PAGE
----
"This complex defensive response affects both psychological and physiological parameters. When you do start choosing and eating foods, the body directs you to go for high-calorie foods to replace calories lost and to store up in case of another famine," Heller said.
To make their point, the researchers did two experiments. The first was a lab experiment in which people were told not to eat five hours before the study.
Before the test began, some of the 68 participants were given crackers to appease their hunger. Then, they all were asked to "shop" in a simulated, online grocery store. Hungry people tended to choose higher-calorie foods such as regular ice cream over low-fat ice cream, the researchers found.
In a second study, the researchers followed 82 actual shoppers during the course of the day at times when they were most likely to be full or hungry.
Again, Wansink and Tal found that hungry shoppers bought more high-calorie products, compared to shoppers who weren't hungry.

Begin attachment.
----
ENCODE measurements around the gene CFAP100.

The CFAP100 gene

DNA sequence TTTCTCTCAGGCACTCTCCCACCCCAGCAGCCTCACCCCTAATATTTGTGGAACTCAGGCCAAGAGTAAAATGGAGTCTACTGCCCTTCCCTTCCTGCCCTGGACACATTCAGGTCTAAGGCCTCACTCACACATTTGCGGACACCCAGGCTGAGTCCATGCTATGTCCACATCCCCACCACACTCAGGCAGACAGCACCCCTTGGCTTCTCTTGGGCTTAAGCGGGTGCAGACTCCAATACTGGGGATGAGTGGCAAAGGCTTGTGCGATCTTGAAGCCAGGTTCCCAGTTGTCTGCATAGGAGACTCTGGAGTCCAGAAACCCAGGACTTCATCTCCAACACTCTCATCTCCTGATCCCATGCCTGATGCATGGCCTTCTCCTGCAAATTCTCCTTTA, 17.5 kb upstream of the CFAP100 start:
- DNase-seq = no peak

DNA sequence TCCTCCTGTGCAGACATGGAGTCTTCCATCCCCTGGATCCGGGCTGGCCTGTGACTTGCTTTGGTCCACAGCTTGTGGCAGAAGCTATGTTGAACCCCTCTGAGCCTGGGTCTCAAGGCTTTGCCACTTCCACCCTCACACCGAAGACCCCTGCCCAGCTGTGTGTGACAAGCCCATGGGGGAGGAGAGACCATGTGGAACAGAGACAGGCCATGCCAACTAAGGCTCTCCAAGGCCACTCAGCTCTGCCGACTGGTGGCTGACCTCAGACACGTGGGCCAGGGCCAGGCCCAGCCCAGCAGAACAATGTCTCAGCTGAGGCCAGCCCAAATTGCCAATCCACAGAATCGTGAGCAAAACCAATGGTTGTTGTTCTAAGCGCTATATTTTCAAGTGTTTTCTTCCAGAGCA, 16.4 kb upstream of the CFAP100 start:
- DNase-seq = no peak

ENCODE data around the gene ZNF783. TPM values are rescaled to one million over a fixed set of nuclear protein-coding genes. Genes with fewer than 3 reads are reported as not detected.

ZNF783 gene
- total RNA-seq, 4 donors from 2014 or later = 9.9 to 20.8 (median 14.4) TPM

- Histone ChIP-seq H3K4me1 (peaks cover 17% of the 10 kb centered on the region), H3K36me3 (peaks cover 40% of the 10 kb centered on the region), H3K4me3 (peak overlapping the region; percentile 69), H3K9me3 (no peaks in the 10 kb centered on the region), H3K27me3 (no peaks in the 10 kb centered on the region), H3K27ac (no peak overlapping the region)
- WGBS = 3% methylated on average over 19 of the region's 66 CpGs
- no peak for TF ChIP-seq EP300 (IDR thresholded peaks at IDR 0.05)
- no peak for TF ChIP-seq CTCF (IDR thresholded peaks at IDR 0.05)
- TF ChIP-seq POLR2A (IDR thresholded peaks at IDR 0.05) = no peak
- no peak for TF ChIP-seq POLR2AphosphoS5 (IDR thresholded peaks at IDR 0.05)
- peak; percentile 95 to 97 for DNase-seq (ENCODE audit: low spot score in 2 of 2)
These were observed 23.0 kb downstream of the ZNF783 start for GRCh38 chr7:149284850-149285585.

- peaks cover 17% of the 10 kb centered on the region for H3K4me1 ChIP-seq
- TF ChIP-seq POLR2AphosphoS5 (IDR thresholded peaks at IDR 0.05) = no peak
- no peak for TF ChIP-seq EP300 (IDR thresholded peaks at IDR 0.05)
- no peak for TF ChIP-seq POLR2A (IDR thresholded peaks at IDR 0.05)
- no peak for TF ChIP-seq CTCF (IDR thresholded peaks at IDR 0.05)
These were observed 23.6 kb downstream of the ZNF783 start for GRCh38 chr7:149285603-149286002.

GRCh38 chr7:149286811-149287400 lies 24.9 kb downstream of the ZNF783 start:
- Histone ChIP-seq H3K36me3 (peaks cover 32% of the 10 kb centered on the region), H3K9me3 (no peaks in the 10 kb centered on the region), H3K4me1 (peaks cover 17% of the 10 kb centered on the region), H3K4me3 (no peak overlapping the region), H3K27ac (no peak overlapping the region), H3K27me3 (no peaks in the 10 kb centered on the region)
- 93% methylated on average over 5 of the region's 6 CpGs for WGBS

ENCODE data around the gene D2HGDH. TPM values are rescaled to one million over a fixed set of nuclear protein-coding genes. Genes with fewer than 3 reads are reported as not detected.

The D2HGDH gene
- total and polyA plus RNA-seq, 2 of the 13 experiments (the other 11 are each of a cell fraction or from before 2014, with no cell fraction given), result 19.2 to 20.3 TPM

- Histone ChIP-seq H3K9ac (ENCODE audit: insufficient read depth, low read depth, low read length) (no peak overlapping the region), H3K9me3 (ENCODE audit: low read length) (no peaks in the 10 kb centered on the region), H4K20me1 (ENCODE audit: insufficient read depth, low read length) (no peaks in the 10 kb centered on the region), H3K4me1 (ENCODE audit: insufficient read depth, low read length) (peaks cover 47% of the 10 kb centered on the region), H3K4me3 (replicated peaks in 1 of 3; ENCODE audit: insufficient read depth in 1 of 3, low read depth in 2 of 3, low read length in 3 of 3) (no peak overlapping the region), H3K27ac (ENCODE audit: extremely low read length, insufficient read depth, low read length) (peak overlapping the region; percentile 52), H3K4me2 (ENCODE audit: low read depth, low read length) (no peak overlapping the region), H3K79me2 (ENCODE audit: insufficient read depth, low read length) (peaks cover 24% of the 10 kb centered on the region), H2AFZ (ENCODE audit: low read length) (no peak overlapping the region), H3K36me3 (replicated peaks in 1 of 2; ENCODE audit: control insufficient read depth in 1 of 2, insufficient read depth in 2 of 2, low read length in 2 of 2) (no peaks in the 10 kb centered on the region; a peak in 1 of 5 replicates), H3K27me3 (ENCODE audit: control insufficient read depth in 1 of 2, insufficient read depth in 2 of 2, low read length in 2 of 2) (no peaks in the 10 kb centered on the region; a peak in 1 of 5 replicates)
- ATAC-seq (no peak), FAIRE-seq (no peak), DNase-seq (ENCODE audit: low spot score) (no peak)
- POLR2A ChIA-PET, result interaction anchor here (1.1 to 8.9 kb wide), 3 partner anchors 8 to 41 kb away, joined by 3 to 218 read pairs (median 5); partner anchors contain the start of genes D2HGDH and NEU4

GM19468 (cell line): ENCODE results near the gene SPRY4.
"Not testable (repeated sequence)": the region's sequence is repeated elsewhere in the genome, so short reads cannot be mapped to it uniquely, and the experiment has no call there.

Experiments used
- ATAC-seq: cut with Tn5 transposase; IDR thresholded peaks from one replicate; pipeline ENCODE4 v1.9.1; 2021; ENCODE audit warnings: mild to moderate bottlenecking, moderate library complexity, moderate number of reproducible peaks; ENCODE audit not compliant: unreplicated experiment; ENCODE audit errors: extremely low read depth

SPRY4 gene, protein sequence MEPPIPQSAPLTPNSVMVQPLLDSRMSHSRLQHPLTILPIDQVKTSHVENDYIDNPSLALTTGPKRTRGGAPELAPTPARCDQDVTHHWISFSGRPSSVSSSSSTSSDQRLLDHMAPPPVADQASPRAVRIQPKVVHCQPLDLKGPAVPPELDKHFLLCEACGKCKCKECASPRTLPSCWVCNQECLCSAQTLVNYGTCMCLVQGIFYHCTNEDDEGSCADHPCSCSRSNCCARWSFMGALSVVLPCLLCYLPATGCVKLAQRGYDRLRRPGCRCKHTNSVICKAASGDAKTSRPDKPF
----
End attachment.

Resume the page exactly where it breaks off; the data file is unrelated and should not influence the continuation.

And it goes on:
Nutritionist Heller said this very small study indicates that skipping meals, fasting and restrictive dieting, even for short periods of time, is likely to backfire if weight loss is the goal.
It is important to eat at relatively regular intervals, she added. "This signals the body that fuel is readily available. Metabolism can run at optimal levels. Energy is available for biological functions and daily activities," Heller explained. "The immune system has the wherewithal to keep the body healthy. Mood improves," she said.
"Choosing healthy foods, eating regularly, monitoring portions and getting in daily exercise is the best way for your body and mind get happier and healthier," Heller advised.
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